Everyone needs friends, and you probably have always had at least one. A friend is defined as a person you know well and regard with affection, trust and respect. As you get older, some of your friendships will start to change, and some may grow deeper. You might also begin to know many more people, although not all of them will be your close friends. Chances are you will also start to spend more time with your friends, and maybe talk on the phone more. Changes in relationships are natural but not always easy.
Making and keeping friends can be particularly tough if you are shy or unsure of yourself. The best way to make new friends is to be involved in activities at school, and in the community where there are other people your age. Another way to make friends is to be friendly and helpful to other people. Talk to people, get to know them and find out if you have something in common with them.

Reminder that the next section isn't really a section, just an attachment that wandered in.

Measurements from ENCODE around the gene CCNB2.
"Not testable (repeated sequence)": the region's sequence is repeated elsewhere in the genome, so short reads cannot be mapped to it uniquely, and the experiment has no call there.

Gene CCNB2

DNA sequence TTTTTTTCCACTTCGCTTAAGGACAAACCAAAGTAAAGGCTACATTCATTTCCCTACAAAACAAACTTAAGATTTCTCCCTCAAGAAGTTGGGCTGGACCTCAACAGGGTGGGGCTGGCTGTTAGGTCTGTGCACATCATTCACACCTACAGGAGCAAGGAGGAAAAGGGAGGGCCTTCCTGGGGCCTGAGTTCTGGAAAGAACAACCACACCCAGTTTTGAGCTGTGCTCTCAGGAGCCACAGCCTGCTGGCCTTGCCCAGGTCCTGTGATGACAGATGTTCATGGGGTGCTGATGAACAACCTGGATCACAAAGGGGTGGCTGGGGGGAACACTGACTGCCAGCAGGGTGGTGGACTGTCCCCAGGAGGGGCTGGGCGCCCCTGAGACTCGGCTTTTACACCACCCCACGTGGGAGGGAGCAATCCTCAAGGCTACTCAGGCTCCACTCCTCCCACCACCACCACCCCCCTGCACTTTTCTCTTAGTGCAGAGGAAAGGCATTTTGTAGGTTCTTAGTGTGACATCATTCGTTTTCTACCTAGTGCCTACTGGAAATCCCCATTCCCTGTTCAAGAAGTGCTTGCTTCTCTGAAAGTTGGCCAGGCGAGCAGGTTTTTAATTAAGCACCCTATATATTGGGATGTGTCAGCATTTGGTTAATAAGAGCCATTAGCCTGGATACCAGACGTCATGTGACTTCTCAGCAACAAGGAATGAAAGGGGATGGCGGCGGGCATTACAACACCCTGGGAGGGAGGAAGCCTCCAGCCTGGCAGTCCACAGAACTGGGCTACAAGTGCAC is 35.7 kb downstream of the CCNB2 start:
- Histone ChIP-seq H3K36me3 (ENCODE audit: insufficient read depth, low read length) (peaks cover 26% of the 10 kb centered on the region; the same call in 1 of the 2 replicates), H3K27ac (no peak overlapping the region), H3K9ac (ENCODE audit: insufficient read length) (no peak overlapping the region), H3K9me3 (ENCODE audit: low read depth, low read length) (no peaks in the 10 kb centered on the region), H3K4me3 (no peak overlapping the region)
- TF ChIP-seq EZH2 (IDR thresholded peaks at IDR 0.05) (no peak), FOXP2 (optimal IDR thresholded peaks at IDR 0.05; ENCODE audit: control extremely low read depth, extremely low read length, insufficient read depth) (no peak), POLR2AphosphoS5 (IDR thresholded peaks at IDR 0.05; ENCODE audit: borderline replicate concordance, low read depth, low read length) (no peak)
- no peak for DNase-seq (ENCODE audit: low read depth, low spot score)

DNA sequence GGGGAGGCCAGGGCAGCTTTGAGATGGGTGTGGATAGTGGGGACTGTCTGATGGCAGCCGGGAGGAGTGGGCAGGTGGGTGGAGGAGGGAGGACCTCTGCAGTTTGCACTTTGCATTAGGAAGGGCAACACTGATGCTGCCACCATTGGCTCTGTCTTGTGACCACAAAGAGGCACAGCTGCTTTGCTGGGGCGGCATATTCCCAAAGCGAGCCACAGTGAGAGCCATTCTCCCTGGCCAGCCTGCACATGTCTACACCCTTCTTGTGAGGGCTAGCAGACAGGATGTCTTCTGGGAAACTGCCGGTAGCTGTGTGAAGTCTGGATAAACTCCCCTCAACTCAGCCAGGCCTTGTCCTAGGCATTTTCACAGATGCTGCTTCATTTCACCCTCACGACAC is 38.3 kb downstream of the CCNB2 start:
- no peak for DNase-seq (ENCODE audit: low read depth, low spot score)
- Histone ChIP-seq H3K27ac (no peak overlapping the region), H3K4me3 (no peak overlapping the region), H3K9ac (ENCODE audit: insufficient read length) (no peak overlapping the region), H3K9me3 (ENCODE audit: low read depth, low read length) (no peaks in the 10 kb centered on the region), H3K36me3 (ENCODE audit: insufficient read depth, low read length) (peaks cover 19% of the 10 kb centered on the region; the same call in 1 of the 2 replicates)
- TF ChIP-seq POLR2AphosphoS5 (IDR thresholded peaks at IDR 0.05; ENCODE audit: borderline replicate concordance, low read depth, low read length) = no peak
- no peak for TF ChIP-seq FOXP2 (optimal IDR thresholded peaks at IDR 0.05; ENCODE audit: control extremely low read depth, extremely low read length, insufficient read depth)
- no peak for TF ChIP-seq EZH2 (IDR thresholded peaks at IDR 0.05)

Peer pressure can play a major role in friendships. If someone is vulnerable to peer pressure, the relationship is not balanced. Remember that you have the right and duty to stand up for what you believe is right. Express yourself with your friends. You have the freedom to say "no" if you disagree. If you are scared of losing a friendship by standing up for what you believe is right, then you are in an unstable friendship. True friends listen to and respect each other's opinions.
Standing up for yourself may cause tension in a friendship, but it is OK as long as you have the skills to handle the situation. Remember to communicate your ideas while respecting your friend's opinion. By mutually supporting each other, whether or not you agree, your friendship will be more stable.
Below are tips for keeping friends.
- Be supportive.
- Be encouraging.
- Do not tease or belittle.
- Be considerate.
- Talk openly about disagreements.
- Apologize when you hurt them.
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Below are sources PAMF accessed when researching this topic. PAMF, however, does not sponsor or endorse any of these sites, nor does PAMF guarantee the accuracy of the information contained on them.
Healthy Relationships: A Guide for Teens, Center for Young Women's Health.